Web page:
And let's not forget, North Korea, the country President Trump said he'd reduce to ashes before saying this about murderous Dictator Kim Jong-un.

(BEGIN VIDEO CLIP)

DONALD TRUMP, PRESIDENT OF THE UNITED STATES: And then we fell in love, OK?

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AVLON: Well, they'd better get to couples counseling because not only has Kim tested four missiles over two weeks, he called the last one a direct warning to the U.S. But not unlike someone in an abusive relationship, Trump is standing by his man, tweeting that Chairman Kim does not want to disappoint his friend, President Trump.

Finally, there's Russia, where Vladimir Putin is celebrating 20 years in power this week by building up his ties with China, while keeping Assad in power in Syria and cracking down on protesters at home. But as Richard Haass and the Council on Foreign Relations warns, much of the unraveling in the world is the result of the U.S. abdicating its leadership in the international community. And, he adds, a post American world will be less safe, free and prosperous.

And that's your "Reality Check."

Erica.

HILL: And an important one.

John, thank you.

A major new U.N. report out today warns the climate crisis is threatening the world's food supply and that humans must drastically alter their food production to prevent the catastrophic effects of global warming.

CNN's Bill Weir is in -- live in Iowa for us this morning with a look at how farmers are trying to help alleviate this crisis.

Bill, good morning.

BILL WEIR, CNN CHIEF CLIMATE CORRESPONDENT: Good morning, Erica.

As we know, farmers are incredibly tough people, but these are such tough times. The annual meeting of the American Corn Growers Association included a seminar on suicide prevention this year. And on top of all this stress comes this new sweeping science that looks at the land, the state of the land around the world and says things are only going to get worse. But of all the sectors out there, farmers could be the key ally in the fight against this climate crisis.

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JUSTIN JORDAN, IOWA FARMER: We had a very, very wet spring and --

WEIR: Too much rain to plant.

JORDAN: Too much rain to plant.

WEIR: Yes.

WEIR (voice over): Justin Jordan is among the millions of American farmers living on an emotional roller coaster that only seems to go down.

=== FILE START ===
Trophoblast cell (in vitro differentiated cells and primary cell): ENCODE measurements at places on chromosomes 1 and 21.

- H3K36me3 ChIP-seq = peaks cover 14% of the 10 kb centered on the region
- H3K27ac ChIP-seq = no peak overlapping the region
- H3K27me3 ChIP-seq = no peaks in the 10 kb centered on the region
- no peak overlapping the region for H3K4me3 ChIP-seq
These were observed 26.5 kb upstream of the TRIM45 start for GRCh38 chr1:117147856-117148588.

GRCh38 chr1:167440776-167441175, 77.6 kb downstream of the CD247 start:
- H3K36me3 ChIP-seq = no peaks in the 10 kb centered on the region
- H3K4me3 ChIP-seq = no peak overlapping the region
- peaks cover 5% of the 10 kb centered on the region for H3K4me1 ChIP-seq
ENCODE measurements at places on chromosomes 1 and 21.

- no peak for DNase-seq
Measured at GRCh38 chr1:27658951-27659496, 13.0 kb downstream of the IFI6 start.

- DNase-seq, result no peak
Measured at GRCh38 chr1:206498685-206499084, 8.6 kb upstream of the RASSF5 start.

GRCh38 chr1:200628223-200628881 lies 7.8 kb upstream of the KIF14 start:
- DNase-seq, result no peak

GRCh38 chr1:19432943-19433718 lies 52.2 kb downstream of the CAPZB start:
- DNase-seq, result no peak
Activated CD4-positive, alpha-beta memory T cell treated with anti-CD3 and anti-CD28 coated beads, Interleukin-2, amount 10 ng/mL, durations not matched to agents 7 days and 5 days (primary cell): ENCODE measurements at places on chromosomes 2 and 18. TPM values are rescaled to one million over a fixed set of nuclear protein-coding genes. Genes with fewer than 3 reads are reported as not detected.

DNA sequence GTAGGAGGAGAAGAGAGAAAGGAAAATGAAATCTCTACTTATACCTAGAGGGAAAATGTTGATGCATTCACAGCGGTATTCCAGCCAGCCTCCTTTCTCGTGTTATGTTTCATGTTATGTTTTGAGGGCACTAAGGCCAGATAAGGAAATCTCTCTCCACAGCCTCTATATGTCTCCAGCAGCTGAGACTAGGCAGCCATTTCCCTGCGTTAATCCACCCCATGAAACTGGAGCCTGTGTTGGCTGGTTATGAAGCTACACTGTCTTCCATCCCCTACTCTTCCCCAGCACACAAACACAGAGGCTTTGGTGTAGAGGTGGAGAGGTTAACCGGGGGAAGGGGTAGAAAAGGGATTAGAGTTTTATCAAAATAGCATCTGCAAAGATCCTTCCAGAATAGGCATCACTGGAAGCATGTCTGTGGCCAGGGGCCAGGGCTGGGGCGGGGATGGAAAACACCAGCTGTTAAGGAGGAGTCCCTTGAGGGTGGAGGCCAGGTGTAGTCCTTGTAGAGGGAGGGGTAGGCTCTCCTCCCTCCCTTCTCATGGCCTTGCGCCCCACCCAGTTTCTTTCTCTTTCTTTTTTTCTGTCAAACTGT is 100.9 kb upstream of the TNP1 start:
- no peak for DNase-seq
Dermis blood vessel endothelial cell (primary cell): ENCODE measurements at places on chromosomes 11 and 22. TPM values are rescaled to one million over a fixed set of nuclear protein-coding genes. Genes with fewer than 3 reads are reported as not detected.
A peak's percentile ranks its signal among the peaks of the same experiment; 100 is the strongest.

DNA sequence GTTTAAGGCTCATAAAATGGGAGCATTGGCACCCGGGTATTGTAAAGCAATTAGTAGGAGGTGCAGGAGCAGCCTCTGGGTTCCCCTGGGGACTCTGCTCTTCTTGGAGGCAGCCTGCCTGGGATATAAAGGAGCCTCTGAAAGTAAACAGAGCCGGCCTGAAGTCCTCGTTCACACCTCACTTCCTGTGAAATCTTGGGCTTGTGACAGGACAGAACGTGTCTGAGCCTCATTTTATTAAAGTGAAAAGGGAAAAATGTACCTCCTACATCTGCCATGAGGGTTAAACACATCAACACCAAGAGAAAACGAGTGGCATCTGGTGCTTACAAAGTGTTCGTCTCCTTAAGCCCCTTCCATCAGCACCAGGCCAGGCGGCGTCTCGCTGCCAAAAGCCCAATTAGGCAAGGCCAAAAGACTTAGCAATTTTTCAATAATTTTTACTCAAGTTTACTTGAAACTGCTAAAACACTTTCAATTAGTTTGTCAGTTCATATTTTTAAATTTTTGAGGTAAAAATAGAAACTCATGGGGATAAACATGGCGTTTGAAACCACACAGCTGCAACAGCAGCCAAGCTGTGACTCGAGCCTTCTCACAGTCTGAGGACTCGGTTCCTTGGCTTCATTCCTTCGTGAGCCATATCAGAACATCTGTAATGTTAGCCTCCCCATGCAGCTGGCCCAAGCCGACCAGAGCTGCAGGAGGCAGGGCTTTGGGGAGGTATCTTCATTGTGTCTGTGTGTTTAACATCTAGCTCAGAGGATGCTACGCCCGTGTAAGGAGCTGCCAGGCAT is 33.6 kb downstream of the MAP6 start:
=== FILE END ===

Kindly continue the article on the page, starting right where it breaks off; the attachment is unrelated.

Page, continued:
[08:45:00] JORDAN: So this corn is -- is almost two feet shorter than it normally is.

WEIR: Thanks to a bizarre spring, he's look at a 30 percent drop in yield.

JORDAN: It's kind of a feeling of helplessness and stress is what it kind of feels like.

WEIR (on camera): Yes.

JORDAN: So -- but you just do what you can with what you have to work with.

WEIR (voice over): At least he has a crop. Too many farmers lost everything to epic floods and even the lucky ones are losing sleep over fear of an early frost, and trade wars, and the highest farm debt in a generation.

And on top of it all comes the latest alarming report from the IPCC, which finds that growing food from Indiana to Iowa will only get harder as the climate gets harsher.

DR. EUGENE TAKLE, PROFESSOR EMERITUS, IOW STATE DEPARTMENT OF AGRONOMY: So we're going to see by current -- mid-century, by current projections, that our number of days above 90 degrees is going to rise from about 17 days per year above 90 degrees in De Moines. That will be up more like 50 to 70.

WEIR: The report finds that about three quarters of the earth's ice- free surface has been paved, plowed or deforested. Great for economies, horrible for nature's cycles.

And with all the diesel and fertilizer used to grow the modern meal, they say agriculture is to blame for nearly a quarter of greenhouse gas emissions.

WEIR: But here's the good news. Right now every corn plant in this field is pulling carbon out of the sky and pulling it in the ground. And with the right amount of innovation and financial motivation, a smart farmer can leave it there and still feed the world. Iowa could be one giant carbon sink. And unlike minors and drillers and frackers, they don't have to change careers in order to help save life as we know it.

JORDAN: Just listen to all the birds, too. Something you don't hear when you walk out in a cornfield. I mean there's just so much more, like I said, not only the plant biodiversity, but the wildlife diversity --

WEIR (on camera): Life. Life.

JORDAN: Exactly. Exactly.

WEIR (voice over): Justin takes advantage of a federal program that pays him to let part of his fields go wild, which brings higher yields in the long-term. Over in Nebraska, Brandon Hunnycut (ph) is trying out cutting edge science funded by Bill Gates that uses bacteria instead of synthetic fertilizer, the stuff that creates ocean dead zones and red tides.

ERNIE SANDERS, VICE PRESIDENT OF PRODUCT DEVELOPMENT, PIVOT BIO: That's all a petroleum-based kind of products industry that we live in. And the more we can move to a more natural, bacteria based, I think that's better for all of us.